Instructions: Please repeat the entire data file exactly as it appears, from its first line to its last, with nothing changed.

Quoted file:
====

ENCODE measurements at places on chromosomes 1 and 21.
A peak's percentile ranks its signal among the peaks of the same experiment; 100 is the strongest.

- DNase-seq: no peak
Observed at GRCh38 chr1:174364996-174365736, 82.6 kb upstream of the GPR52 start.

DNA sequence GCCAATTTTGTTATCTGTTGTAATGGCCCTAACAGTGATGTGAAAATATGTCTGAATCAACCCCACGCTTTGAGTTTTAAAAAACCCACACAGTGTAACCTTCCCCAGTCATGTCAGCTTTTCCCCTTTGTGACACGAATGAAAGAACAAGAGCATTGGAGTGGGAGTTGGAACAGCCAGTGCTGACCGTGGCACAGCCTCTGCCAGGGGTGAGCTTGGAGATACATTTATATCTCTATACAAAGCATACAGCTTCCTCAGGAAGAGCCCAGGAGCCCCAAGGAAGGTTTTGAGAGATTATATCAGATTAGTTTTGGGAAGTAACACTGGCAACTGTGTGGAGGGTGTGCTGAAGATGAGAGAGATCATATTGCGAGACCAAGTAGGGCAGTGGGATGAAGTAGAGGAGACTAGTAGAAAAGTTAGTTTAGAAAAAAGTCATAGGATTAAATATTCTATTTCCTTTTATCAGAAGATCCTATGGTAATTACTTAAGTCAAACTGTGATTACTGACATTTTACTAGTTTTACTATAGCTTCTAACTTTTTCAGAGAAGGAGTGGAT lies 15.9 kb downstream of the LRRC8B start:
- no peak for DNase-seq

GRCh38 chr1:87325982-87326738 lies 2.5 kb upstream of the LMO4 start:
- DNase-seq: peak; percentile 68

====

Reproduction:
ENCODE measurements at places on chromosomes 1 and 21.
A peak's percentile ranks its signal among the peaks of the same experiment; 100 is the strongest.

- DNase-seq: no peak
Observed at GRCh38 chr1:174364996-174365736, 82.6 kb upstream of the GPR52 start.

DNA sequence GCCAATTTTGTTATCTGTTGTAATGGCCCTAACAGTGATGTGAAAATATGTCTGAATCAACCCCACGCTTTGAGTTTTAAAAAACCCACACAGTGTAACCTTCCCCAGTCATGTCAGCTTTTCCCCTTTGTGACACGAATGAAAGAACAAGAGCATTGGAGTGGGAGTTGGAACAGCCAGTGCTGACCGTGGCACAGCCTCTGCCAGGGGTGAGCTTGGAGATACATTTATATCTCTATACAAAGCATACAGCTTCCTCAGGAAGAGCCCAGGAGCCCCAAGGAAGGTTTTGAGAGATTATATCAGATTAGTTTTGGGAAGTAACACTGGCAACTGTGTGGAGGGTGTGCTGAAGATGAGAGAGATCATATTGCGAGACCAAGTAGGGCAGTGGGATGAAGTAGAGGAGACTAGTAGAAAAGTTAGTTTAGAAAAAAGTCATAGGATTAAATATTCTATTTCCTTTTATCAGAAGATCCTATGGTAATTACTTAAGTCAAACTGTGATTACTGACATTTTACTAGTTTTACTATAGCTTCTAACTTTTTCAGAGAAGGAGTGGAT lies 15.9 kb downstream of the LRRC8B start:
- no peak for DNase-seq

GRCh38 chr1:87325982-87326738 lies 2.5 kb upstream of the LMO4 start:
- DNase-seq: peak; percentile 68